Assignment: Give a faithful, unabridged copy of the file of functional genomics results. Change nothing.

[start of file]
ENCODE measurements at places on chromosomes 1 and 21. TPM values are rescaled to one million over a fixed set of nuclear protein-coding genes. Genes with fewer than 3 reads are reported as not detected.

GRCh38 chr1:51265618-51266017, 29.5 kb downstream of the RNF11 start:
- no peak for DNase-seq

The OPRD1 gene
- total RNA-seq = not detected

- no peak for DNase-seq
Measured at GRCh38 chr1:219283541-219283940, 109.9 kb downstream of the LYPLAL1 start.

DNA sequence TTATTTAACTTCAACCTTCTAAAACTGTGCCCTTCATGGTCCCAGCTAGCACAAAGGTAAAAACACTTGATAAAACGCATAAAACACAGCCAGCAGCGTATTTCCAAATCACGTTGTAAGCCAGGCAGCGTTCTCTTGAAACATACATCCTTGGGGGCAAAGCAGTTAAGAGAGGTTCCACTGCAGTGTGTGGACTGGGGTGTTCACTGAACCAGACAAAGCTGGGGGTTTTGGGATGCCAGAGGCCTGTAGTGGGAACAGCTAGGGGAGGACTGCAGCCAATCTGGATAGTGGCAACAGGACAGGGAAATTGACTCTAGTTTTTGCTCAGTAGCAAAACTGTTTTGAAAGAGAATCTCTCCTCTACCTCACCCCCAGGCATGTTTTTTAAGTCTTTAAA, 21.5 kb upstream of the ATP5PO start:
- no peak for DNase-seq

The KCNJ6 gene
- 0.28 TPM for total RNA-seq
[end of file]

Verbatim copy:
ENCODE measurements at places on chromosomes 1 and 21. TPM values are rescaled to one million over a fixed set of nuclear protein-coding genes. Genes with fewer than 3 reads are reported as not detected.

GRCh38 chr1:51265618-51266017, 29.5 kb downstream of the RNF11 start:
- no peak for DNase-seq

The OPRD1 gene
- total RNA-seq = not detected

- no peak for DNase-seq
Measured at GRCh38 chr1:219283541-219283940, 109.9 kb downstream of the LYPLAL1 start.

DNA sequence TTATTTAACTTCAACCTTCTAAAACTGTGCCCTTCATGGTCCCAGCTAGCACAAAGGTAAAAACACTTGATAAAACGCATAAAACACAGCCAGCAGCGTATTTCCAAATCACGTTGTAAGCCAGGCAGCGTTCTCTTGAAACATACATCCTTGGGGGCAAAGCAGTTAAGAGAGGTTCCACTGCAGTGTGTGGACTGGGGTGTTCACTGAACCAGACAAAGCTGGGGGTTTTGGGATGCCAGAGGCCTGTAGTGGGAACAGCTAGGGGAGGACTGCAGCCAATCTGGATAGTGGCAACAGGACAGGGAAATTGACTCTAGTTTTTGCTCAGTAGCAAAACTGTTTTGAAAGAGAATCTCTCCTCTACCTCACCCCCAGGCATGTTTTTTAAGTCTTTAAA, 21.5 kb upstream of the ATP5PO start:
- no peak for DNase-seq

The KCNJ6 gene
- 0.28 TPM for total RNA-seq